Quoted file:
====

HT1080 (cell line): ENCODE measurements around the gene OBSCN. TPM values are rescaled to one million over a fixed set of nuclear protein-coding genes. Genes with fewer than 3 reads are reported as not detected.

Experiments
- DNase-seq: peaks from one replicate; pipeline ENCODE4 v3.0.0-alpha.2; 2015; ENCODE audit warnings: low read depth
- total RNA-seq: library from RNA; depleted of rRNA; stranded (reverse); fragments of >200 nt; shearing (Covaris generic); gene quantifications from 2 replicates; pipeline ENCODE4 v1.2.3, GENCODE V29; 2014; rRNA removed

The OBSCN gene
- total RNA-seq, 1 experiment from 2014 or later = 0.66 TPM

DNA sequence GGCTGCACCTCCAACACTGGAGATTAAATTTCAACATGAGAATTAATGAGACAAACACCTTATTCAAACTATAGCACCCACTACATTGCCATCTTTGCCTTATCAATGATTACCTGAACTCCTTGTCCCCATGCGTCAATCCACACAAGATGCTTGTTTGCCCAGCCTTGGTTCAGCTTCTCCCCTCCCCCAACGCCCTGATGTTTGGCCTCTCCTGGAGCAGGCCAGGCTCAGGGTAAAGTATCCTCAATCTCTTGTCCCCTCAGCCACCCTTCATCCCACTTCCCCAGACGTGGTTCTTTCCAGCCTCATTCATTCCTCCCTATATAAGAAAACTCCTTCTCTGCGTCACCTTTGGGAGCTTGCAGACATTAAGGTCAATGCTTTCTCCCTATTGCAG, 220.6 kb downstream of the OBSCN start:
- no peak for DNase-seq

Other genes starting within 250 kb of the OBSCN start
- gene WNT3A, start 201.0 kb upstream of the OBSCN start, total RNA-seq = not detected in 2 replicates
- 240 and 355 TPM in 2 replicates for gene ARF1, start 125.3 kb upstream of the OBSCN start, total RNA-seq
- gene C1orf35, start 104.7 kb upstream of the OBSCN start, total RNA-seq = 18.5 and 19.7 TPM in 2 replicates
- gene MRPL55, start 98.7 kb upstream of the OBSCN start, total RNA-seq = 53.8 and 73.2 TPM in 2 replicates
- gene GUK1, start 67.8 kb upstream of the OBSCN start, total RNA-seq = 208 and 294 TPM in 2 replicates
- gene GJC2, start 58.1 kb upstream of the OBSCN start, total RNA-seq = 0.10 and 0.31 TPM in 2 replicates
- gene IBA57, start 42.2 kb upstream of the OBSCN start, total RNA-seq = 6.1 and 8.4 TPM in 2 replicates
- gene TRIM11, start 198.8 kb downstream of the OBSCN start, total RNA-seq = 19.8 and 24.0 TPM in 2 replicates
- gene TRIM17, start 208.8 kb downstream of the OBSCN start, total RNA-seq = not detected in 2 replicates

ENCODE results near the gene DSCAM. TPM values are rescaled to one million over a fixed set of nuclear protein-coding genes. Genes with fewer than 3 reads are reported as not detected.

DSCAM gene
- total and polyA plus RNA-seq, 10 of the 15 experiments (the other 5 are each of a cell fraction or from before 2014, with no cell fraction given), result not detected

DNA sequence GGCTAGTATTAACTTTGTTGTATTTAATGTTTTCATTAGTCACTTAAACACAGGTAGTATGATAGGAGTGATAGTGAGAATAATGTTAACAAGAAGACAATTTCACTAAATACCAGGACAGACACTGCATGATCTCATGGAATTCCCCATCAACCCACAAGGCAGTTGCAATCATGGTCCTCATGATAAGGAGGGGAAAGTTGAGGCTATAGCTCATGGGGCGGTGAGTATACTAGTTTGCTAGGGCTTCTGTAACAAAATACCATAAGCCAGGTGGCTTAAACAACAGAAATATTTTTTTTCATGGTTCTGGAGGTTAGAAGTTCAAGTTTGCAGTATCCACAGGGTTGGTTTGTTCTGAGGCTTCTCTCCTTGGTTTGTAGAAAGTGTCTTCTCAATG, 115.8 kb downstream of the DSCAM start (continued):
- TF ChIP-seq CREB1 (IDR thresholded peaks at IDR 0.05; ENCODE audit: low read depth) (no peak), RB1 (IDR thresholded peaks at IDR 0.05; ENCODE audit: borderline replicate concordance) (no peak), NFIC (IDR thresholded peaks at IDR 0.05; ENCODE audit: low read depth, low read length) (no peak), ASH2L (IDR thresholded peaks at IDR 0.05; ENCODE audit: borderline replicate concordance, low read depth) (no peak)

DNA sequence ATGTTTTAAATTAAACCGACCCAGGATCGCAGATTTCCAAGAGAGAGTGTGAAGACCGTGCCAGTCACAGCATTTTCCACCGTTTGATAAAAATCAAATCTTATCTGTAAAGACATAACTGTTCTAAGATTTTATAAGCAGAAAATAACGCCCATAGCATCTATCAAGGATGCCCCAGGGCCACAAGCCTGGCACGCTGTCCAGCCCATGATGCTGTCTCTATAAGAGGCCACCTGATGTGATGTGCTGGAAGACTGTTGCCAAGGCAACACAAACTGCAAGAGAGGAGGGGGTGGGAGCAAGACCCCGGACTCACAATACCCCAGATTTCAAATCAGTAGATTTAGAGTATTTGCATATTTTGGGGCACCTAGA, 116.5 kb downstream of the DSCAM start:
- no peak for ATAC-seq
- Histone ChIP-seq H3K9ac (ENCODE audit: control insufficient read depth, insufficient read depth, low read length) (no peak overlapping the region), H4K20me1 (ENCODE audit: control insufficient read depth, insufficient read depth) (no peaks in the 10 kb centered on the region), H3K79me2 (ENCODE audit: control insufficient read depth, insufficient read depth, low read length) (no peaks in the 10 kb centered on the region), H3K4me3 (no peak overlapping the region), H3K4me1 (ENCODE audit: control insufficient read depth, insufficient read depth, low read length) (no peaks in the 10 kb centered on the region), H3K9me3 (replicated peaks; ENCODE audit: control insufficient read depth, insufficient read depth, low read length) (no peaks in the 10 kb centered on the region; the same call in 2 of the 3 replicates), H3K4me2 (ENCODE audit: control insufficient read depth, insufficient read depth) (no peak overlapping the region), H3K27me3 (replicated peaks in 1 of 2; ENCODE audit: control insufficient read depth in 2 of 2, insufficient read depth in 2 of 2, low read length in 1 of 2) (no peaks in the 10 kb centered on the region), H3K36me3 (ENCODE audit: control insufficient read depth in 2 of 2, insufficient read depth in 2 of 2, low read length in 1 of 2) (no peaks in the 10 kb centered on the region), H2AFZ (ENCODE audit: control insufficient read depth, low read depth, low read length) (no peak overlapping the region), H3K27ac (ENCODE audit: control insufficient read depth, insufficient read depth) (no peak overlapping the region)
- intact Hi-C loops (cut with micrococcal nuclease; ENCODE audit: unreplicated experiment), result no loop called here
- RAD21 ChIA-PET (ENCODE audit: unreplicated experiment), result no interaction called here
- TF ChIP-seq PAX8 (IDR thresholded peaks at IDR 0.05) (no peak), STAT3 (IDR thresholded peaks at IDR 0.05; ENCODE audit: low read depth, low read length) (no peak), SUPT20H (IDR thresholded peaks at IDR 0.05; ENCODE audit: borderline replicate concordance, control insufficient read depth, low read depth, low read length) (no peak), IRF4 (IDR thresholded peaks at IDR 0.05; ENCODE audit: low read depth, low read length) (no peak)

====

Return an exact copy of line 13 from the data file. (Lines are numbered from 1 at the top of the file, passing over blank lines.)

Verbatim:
- gene MRPL55, start 98.7 kb upstream of the OBSCN start, total RNA-seq = 53.8 and 73.2 TPM in 2 replicates